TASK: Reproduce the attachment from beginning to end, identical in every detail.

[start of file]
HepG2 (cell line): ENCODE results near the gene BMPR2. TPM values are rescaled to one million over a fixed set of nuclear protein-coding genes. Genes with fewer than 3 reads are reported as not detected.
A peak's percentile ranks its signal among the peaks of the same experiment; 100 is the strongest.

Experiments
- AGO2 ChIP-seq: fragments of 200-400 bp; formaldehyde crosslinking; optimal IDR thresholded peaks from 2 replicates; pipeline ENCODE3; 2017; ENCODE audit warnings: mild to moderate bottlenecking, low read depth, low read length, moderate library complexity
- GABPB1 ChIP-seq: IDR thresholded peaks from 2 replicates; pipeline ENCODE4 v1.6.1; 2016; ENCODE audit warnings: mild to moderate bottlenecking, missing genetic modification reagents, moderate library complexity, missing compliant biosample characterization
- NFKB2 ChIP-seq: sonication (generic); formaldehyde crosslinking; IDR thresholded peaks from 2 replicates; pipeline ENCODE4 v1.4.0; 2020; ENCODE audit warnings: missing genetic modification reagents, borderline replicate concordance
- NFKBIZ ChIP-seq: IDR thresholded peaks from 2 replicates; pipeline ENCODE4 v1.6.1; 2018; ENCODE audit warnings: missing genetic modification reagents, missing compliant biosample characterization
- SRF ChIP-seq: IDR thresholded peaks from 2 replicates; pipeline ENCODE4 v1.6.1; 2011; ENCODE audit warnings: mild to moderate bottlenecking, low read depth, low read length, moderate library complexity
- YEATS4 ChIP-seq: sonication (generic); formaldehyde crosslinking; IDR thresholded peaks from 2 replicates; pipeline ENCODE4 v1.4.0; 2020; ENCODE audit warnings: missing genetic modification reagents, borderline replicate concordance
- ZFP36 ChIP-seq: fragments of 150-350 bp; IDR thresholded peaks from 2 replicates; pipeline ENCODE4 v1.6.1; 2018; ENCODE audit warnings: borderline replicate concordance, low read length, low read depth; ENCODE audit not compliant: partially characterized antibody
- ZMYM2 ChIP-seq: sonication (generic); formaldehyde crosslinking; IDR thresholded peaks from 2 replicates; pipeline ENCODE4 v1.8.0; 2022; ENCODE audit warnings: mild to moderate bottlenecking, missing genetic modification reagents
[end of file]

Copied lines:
HepG2 (cell line): ENCODE results near the gene BMPR2. TPM values are rescaled to one million over a fixed set of nuclear protein-coding genes. Genes with fewer than 3 reads are reported as not detected.
A peak's percentile ranks its signal among the peaks of the same experiment; 100 is the strongest.

Experiments
- AGO2 ChIP-seq: fragments of 200-400 bp; formaldehyde crosslinking; optimal IDR thresholded peaks from 2 replicates; pipeline ENCODE3; 2017; ENCODE audit warnings: mild to moderate bottlenecking, low read depth, low read length, moderate library complexity
- GABPB1 ChIP-seq: IDR thresholded peaks from 2 replicates; pipeline ENCODE4 v1.6.1; 2016; ENCODE audit warnings: mild to moderate bottlenecking, missing genetic modification reagents, moderate library complexity, missing compliant biosample characterization
- NFKB2 ChIP-seq: sonication (generic); formaldehyde crosslinking; IDR thresholded peaks from 2 replicates; pipeline ENCODE4 v1.4.0; 2020; ENCODE audit warnings: missing genetic modification reagents, borderline replicate concordance
- NFKBIZ ChIP-seq: IDR thresholded peaks from 2 replicates; pipeline ENCODE4 v1.6.1; 2018; ENCODE audit warnings: missing genetic modification reagents, missing compliant biosample characterization
- SRF ChIP-seq: IDR thresholded peaks from 2 replicates; pipeline ENCODE4 v1.6.1; 2011; ENCODE audit warnings: mild to moderate bottlenecking, low read depth, low read length, moderate library complexity
- YEATS4 ChIP-seq: sonication (generic); formaldehyde crosslinking; IDR thresholded peaks from 2 replicates; pipeline ENCODE4 v1.4.0; 2020; ENCODE audit warnings: missing genetic modification reagents, borderline replicate concordance
- ZFP36 ChIP-seq: fragments of 150-350 bp; IDR thresholded peaks from 2 replicates; pipeline ENCODE4 v1.6.1; 2018; ENCODE audit warnings: borderline replicate concordance, low read length, low read depth; ENCODE audit not compliant: partially characterized antibody
- ZMYM2 ChIP-seq: sonication (generic); formaldehyde crosslinking; IDR thresholded peaks from 2 replicates; pipeline ENCODE4 v1.8.0; 2022; ENCODE audit warnings: mild to moderate bottlenecking, missing genetic modification reagents